What's wrong with Steve Ballmer? Is it the same as what was wrong with Research in Motion's semi-departed co-CEOs, Mike Lazaridis and Jim Balsillie? Does RIM's new CEO, Thorsten Heins, share the problem? How about Steve Jobs's successor, Tim Cook?
Most important of all, as an IT professional, do you care?
[ Get Bob Lewis's continuing IT management wisdom in his Advice Line blog and newsletter. | Find out why running IT as a business is a train wreck waiting to happen. ]
The answers, in order:
1: Lack of vision.
4: It will be very hard to tell.
5. You bet. Steve Ballmer: A lesson in lack of vision
Start with Ballmer. Give the man his due. Under his leadership, Microsoft's software has made enormous strides in quality and security. Nor are the dings about Microsoft's inability to innovate entirely fair -- SharePoint and Lync (and to a lesser extent, Microsoft Live Meeting) are seriously innovative products. From what I'm able to tell, a lot of innovation is still going into Visual Studio, as well as Azure and Kinect.
The innovation is there. The product quality is there. What's missing? In a word, storytelling.
Vision is poorly understood. It isn't about eating a peyote button so that you can wander around admiring the bright colors while saying, "Oh, wow!" under your breath every so often.
It's about storytelling -- creating clear, compelling, easy-to-grasp narratives that answer the most important question anyone has about the products your company has to sell: What's the point?
Take the SharePoint/Lync/Live Meeting combo. It's marvelous technology for 21st-century companies with 21st-century workforces and 21st-century management styles -- companies that need to support informal collaboration among employees who might be anywhere in the world.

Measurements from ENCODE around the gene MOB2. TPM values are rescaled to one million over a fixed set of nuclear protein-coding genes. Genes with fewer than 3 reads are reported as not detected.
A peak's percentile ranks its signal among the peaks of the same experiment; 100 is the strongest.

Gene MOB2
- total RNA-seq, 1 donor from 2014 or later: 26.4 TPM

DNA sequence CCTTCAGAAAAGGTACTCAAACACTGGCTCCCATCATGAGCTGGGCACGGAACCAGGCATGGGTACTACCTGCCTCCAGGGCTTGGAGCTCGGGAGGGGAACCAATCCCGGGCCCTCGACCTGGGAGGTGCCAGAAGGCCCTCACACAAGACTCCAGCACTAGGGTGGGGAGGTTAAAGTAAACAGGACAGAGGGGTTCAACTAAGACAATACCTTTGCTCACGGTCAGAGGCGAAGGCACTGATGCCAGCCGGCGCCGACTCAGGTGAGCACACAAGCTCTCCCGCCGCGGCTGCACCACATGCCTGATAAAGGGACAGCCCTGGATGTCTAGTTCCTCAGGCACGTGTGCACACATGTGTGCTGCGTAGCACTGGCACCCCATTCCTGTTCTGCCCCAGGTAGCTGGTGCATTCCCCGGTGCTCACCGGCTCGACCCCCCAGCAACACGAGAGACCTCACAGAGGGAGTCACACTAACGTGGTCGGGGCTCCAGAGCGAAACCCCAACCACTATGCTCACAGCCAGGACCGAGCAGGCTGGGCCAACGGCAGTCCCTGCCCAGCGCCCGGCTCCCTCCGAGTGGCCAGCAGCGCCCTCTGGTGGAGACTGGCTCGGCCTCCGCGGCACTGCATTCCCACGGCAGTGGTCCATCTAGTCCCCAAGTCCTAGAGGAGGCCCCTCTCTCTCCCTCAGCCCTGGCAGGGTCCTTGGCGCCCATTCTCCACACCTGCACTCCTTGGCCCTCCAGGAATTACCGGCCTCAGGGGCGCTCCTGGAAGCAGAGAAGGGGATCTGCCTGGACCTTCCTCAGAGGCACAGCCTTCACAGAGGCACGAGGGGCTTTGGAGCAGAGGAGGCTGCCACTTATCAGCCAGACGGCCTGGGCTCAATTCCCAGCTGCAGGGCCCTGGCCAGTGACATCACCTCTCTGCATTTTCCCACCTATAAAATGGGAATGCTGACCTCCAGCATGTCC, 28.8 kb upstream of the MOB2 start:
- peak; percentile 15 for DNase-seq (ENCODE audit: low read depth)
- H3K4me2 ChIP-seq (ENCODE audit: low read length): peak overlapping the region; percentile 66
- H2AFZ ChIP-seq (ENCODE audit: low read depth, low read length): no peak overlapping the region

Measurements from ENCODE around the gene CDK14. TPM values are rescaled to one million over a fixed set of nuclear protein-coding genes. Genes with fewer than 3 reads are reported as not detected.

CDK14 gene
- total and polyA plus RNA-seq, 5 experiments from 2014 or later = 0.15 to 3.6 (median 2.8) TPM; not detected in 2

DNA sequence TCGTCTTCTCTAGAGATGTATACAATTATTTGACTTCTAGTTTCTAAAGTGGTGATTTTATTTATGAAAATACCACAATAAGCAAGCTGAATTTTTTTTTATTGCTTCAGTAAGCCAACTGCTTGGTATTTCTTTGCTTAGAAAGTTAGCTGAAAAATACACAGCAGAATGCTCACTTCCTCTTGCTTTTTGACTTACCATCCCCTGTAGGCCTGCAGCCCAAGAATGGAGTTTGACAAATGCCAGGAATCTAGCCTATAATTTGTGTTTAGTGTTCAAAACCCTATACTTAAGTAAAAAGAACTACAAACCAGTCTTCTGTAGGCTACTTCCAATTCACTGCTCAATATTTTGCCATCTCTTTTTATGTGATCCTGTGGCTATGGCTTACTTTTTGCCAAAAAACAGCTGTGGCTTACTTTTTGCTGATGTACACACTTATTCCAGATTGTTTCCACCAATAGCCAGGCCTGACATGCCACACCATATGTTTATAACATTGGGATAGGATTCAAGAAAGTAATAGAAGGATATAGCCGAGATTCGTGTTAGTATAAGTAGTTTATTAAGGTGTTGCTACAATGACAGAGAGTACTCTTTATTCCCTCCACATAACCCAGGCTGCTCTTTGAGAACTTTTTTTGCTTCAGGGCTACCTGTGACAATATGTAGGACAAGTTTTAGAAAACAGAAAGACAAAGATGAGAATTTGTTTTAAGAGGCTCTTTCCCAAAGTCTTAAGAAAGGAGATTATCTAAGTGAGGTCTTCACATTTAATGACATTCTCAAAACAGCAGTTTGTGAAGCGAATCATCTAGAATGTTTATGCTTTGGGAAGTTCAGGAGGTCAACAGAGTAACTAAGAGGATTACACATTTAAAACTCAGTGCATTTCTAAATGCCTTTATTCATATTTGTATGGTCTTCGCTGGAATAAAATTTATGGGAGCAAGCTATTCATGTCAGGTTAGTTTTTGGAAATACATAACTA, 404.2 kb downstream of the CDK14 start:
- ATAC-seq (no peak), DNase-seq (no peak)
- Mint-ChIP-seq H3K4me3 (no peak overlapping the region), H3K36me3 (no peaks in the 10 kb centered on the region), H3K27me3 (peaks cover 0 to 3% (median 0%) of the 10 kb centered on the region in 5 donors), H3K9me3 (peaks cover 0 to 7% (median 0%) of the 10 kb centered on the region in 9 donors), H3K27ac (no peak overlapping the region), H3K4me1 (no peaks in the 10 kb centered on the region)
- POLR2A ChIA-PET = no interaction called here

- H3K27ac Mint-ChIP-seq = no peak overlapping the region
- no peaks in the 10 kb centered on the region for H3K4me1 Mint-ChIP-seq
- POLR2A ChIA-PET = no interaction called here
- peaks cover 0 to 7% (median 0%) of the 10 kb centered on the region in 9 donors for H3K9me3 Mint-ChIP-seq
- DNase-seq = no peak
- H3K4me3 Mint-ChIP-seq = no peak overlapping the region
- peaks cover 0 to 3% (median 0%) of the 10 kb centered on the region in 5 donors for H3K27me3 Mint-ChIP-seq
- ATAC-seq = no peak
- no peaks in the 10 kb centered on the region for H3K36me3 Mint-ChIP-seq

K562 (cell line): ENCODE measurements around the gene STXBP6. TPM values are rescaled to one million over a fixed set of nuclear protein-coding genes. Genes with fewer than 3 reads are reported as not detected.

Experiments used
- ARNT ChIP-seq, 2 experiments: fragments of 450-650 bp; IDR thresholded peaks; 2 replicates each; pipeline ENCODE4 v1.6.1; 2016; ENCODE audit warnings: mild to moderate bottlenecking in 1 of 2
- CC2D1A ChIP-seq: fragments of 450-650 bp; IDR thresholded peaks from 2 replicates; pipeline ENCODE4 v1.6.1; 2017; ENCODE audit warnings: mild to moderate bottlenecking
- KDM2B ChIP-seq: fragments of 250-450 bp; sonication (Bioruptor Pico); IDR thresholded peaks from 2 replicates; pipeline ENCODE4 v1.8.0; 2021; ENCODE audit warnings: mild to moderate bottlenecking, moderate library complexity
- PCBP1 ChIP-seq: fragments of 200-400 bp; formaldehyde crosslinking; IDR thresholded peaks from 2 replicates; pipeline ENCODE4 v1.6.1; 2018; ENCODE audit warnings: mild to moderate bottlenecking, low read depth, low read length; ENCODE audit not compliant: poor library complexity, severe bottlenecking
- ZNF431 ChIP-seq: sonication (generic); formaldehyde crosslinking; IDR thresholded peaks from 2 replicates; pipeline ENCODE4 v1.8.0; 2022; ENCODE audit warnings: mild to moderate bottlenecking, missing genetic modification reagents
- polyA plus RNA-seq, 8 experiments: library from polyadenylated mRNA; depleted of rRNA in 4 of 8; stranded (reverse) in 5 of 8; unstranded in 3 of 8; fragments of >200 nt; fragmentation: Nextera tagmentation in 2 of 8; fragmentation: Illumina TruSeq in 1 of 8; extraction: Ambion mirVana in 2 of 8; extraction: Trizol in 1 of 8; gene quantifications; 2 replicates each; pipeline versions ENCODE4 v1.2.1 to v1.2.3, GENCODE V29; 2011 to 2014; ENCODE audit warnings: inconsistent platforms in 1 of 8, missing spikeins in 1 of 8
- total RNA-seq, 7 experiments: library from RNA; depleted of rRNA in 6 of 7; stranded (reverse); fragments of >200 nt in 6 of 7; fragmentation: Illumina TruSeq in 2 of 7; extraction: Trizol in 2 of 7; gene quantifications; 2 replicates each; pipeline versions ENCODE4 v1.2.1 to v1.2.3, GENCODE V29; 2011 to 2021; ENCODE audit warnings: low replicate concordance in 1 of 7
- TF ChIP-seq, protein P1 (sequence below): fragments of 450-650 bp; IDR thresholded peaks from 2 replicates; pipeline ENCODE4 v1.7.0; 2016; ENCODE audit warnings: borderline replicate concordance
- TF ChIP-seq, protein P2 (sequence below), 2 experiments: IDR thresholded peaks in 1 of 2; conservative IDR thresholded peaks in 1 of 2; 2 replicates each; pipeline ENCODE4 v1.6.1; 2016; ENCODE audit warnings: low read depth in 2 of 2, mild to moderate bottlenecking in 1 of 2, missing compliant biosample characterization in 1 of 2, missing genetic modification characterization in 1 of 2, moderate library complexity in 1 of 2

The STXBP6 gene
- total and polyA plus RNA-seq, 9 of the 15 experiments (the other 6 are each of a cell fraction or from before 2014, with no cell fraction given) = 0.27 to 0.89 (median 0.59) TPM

Not that you'd know this from anything Microsoft has said about these products. There's lots of information about what they do. What's missing is what they can do for you. That requires the vision to see it and the storytelling skills to explain it.
Microsoft's missing plot point: Methodology
What also requires vision: When IBM introduced the relational database management system, it introduced a design methodology to go with it -- Codd and Date's famous "12" rules of normalization. (There are actually 13 rules, but they were numbered 0 through 12. This is what passed for humor in IT circles back then.)
Whoever in IBM was responsible for DB2 understood the need for a design methodology, to help customers avoid the pitfall of re-creating the current mess -- the then-common ad hoc approach to designing file stores -- within the DB2 technology. But it didn't end with the methodology; they needed the story behind the methodology.